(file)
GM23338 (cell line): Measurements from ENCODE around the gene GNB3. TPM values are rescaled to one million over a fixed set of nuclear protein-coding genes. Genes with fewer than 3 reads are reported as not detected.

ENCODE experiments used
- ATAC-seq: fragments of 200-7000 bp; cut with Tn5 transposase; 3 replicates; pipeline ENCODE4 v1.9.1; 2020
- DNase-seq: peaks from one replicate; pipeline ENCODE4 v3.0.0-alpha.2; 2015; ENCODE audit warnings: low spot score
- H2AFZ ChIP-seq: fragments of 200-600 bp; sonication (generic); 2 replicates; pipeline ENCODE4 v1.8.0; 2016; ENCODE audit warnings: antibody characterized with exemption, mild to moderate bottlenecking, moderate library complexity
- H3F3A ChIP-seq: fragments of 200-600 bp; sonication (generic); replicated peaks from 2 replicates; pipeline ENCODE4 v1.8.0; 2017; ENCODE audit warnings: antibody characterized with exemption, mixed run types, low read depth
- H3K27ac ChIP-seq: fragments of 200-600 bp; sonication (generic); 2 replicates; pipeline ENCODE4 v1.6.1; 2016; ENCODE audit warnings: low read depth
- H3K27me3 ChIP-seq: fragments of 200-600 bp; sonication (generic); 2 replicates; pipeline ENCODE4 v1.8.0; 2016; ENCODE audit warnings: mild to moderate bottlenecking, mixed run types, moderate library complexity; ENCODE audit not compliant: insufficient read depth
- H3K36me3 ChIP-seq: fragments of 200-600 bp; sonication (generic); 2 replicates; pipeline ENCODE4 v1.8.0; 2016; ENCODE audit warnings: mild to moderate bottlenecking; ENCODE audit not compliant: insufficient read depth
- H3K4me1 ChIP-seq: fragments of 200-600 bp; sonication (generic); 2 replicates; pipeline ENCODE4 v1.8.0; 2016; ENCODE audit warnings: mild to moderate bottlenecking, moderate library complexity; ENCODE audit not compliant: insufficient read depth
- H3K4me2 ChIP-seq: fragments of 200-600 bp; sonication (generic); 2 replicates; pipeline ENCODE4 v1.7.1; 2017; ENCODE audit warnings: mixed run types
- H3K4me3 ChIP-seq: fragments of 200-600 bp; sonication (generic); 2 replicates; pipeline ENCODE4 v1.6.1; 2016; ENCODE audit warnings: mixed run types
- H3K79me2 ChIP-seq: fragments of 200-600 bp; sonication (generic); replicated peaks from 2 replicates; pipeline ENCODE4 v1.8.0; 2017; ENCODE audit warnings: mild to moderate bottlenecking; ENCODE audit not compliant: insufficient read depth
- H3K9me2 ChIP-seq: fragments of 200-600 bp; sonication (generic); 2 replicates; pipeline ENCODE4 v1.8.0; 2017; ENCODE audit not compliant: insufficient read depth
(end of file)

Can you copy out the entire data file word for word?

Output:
GM23338 (cell line): Measurements from ENCODE around the gene GNB3. TPM values are rescaled to one million over a fixed set of nuclear protein-coding genes. Genes with fewer than 3 reads are reported as not detected.

ENCODE experiments used
- ATAC-seq: fragments of 200-7000 bp; cut with Tn5 transposase; 3 replicates; pipeline ENCODE4 v1.9.1; 2020
- DNase-seq: peaks from one replicate; pipeline ENCODE4 v3.0.0-alpha.2; 2015; ENCODE audit warnings: low spot score
- H2AFZ ChIP-seq: fragments of 200-600 bp; sonication (generic); 2 replicates; pipeline ENCODE4 v1.8.0; 2016; ENCODE audit warnings: antibody characterized with exemption, mild to moderate bottlenecking, moderate library complexity
- H3F3A ChIP-seq: fragments of 200-600 bp; sonication (generic); replicated peaks from 2 replicates; pipeline ENCODE4 v1.8.0; 2017; ENCODE audit warnings: antibody characterized with exemption, mixed run types, low read depth
- H3K27ac ChIP-seq: fragments of 200-600 bp; sonication (generic); 2 replicates; pipeline ENCODE4 v1.6.1; 2016; ENCODE audit warnings: low read depth
- H3K27me3 ChIP-seq: fragments of 200-600 bp; sonication (generic); 2 replicates; pipeline ENCODE4 v1.8.0; 2016; ENCODE audit warnings: mild to moderate bottlenecking, mixed run types, moderate library complexity; ENCODE audit not compliant: insufficient read depth
- H3K36me3 ChIP-seq: fragments of 200-600 bp; sonication (generic); 2 replicates; pipeline ENCODE4 v1.8.0; 2016; ENCODE audit warnings: mild to moderate bottlenecking; ENCODE audit not compliant: insufficient read depth
- H3K4me1 ChIP-seq: fragments of 200-600 bp; sonication (generic); 2 replicates; pipeline ENCODE4 v1.8.0; 2016; ENCODE audit warnings: mild to moderate bottlenecking, moderate library complexity; ENCODE audit not compliant: insufficient read depth
- H3K4me2 ChIP-seq: fragments of 200-600 bp; sonication (generic); 2 replicates; pipeline ENCODE4 v1.7.1; 2017; ENCODE audit warnings: mixed run types
- H3K4me3 ChIP-seq: fragments of 200-600 bp; sonication (generic); 2 replicates; pipeline ENCODE4 v1.6.1; 2016; ENCODE audit warnings: mixed run types
- H3K79me2 ChIP-seq: fragments of 200-600 bp; sonication (generic); replicated peaks from 2 replicates; pipeline ENCODE4 v1.8.0; 2017; ENCODE audit warnings: mild to moderate bottlenecking; ENCODE audit not compliant: insufficient read depth
- H3K9me2 ChIP-seq: fragments of 200-600 bp; sonication (generic); 2 replicates; pipeline ENCODE4 v1.8.0; 2017; ENCODE audit not compliant: insufficient read depth